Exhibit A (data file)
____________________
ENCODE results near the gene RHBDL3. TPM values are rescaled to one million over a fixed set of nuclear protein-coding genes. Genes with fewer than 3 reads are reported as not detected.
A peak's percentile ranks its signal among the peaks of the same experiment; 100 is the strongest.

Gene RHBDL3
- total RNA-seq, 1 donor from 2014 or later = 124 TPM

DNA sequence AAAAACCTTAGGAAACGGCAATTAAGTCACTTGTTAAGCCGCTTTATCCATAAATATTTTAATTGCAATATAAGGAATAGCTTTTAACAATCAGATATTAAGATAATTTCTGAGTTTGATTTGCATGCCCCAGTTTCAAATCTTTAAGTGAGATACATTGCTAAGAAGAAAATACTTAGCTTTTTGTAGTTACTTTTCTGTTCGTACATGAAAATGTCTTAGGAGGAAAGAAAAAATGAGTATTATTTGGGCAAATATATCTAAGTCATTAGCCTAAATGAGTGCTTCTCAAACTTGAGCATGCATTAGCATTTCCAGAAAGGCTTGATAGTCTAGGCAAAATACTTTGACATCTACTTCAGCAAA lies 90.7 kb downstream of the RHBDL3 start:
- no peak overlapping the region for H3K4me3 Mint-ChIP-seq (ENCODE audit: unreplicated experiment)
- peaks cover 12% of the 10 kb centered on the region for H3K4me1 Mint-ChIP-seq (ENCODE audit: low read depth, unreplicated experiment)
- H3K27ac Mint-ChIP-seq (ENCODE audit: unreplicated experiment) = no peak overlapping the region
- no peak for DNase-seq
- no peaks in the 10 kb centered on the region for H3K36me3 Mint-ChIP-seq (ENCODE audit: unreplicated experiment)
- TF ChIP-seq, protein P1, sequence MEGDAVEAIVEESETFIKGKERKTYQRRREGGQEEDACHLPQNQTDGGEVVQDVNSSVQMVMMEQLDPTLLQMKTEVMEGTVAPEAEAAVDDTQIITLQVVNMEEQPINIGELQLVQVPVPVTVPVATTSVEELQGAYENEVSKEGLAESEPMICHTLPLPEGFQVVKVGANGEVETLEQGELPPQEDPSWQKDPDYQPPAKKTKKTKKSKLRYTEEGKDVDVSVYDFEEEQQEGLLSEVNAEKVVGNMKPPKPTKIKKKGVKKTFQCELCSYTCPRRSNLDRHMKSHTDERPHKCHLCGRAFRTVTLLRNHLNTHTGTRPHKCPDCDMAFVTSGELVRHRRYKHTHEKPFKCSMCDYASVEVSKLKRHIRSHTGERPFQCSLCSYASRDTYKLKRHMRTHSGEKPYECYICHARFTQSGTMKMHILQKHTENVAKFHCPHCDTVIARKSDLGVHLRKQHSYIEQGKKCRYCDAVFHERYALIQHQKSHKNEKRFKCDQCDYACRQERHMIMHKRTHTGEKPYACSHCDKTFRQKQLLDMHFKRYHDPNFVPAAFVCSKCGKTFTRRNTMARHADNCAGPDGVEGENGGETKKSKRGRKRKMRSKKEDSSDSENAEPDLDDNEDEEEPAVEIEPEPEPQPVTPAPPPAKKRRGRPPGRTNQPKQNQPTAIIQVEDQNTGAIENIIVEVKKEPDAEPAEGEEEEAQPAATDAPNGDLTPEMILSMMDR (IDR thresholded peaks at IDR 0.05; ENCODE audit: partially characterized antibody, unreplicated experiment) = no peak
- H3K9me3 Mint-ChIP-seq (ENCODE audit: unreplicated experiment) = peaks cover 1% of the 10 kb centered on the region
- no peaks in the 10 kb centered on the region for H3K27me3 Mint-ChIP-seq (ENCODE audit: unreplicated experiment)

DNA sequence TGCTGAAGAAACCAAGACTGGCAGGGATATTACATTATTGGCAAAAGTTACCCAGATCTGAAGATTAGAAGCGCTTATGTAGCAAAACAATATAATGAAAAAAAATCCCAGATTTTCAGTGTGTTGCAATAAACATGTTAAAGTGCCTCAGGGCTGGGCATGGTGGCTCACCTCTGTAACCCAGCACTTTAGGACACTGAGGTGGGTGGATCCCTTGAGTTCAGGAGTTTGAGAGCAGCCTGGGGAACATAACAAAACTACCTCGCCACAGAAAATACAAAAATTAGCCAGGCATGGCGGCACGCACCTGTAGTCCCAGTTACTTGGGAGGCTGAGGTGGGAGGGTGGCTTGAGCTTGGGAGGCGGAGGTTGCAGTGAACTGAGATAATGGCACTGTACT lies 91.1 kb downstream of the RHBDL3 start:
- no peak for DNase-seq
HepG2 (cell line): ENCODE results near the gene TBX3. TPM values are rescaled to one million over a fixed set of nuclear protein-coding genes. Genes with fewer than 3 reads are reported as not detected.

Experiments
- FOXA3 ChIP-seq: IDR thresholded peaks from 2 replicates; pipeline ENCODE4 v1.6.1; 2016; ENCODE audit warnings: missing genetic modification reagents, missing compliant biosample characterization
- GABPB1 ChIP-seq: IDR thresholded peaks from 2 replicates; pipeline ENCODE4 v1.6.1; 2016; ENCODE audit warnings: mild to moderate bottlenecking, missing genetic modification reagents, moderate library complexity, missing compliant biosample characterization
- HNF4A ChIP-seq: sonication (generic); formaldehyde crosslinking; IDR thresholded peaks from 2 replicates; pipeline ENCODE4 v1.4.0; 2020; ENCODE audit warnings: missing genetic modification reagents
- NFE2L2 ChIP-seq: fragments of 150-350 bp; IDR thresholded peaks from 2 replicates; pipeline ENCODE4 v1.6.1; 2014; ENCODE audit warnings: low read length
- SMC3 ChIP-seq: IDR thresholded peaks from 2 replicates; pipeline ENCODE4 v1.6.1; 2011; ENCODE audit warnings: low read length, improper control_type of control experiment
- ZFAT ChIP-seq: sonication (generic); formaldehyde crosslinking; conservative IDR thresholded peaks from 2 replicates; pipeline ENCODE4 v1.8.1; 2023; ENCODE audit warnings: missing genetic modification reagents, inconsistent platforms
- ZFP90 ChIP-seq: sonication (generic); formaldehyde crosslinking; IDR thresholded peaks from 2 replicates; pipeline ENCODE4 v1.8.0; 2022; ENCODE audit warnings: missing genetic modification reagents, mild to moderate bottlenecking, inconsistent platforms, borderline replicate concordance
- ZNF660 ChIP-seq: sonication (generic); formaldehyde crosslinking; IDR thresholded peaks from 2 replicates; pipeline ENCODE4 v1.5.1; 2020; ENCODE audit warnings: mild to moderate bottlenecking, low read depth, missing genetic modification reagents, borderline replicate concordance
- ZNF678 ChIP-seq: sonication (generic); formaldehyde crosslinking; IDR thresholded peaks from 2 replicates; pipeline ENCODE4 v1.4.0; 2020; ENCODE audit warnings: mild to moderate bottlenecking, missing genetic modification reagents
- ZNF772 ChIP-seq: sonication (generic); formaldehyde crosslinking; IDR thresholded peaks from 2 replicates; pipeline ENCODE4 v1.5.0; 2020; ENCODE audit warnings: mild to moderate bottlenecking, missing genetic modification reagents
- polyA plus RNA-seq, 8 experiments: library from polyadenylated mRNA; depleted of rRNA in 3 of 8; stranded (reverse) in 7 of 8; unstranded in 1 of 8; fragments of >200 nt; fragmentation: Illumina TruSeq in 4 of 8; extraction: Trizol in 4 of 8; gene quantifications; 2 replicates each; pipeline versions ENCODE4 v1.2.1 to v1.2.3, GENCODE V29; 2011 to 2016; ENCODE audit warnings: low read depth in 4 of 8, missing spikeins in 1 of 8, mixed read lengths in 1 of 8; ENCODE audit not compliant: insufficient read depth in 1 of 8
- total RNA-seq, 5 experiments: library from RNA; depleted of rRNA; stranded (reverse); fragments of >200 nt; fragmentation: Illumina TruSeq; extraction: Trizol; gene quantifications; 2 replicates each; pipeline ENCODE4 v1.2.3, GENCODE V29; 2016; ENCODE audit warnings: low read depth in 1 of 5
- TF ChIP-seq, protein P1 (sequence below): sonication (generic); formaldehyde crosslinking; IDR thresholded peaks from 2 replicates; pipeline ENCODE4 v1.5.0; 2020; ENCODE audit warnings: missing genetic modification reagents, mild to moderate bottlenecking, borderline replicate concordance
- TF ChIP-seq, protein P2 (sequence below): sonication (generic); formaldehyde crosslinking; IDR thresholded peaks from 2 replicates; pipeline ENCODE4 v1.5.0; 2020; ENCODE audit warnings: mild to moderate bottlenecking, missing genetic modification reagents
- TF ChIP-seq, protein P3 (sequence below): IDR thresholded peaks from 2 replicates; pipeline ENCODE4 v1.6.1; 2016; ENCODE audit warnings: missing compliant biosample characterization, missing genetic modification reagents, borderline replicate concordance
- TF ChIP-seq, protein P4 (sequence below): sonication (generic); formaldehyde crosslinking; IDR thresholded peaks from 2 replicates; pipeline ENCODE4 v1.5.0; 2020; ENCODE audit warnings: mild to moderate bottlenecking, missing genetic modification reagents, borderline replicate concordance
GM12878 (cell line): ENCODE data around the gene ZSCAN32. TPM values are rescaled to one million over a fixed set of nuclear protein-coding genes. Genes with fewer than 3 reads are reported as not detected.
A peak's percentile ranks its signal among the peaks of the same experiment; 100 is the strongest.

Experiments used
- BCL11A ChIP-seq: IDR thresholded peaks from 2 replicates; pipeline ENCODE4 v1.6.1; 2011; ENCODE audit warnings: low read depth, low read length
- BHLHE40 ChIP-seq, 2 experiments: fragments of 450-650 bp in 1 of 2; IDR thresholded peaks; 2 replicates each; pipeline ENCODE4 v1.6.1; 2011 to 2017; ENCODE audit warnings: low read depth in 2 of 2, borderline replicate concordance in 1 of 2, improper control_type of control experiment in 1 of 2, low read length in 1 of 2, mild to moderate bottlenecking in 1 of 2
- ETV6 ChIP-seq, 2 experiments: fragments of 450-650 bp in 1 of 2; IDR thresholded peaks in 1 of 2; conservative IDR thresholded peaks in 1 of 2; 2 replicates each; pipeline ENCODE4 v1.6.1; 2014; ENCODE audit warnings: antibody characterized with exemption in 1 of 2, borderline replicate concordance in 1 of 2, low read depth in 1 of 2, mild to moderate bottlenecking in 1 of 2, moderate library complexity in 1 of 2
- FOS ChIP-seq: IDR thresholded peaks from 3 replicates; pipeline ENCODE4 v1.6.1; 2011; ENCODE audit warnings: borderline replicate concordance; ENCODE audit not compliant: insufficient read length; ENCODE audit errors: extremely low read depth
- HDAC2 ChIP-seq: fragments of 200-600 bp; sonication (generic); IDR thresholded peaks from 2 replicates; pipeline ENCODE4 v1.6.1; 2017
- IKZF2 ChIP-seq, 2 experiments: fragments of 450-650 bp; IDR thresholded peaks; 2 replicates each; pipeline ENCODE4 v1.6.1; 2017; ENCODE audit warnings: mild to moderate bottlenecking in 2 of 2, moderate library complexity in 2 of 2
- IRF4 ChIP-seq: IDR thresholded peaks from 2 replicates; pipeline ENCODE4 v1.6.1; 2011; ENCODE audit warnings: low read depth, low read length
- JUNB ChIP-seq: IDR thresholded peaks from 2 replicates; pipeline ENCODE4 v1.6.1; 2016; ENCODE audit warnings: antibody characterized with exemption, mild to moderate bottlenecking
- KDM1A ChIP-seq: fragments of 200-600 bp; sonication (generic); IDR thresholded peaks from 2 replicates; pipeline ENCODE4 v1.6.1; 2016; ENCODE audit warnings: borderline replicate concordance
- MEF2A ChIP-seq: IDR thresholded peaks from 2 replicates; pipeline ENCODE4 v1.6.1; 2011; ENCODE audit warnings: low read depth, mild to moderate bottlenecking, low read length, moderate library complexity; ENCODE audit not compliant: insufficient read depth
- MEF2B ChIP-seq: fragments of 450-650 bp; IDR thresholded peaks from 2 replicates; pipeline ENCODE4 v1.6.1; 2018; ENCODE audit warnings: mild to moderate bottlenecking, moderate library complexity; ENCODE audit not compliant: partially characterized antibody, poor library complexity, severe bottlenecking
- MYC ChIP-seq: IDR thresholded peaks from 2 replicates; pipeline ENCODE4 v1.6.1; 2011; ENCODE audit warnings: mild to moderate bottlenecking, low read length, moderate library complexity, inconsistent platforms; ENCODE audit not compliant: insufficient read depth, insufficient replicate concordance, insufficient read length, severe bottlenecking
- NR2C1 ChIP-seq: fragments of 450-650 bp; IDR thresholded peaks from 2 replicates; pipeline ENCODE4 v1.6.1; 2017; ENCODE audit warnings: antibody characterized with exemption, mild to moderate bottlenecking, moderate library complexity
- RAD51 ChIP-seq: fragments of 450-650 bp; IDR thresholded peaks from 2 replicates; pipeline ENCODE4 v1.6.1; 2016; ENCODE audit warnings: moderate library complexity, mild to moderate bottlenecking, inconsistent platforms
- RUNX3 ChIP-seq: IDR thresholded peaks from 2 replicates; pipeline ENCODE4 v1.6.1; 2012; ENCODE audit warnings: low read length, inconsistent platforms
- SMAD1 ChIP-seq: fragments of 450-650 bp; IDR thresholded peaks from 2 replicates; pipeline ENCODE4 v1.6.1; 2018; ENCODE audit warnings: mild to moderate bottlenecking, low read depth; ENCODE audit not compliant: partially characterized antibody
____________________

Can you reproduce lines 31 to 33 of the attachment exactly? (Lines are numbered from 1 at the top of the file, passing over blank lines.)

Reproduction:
- TF ChIP-seq, protein P2 (sequence below): sonication (generic); formaldehyde crosslinking; IDR thresholded peaks from 2 replicates; pipeline ENCODE4 v1.5.0; 2020; ENCODE audit warnings: mild to moderate bottlenecking, missing genetic modification reagents
- TF ChIP-seq, protein P3 (sequence below): IDR thresholded peaks from 2 replicates; pipeline ENCODE4 v1.6.1; 2016; ENCODE audit warnings: missing compliant biosample characterization, missing genetic modification reagents, borderline replicate concordance
- TF ChIP-seq, protein P4 (sequence below): sonication (generic); formaldehyde crosslinking; IDR thresholded peaks from 2 replicates; pipeline ENCODE4 v1.5.0; 2020; ENCODE audit warnings: mild to moderate bottlenecking, missing genetic modification reagents, borderline replicate concordance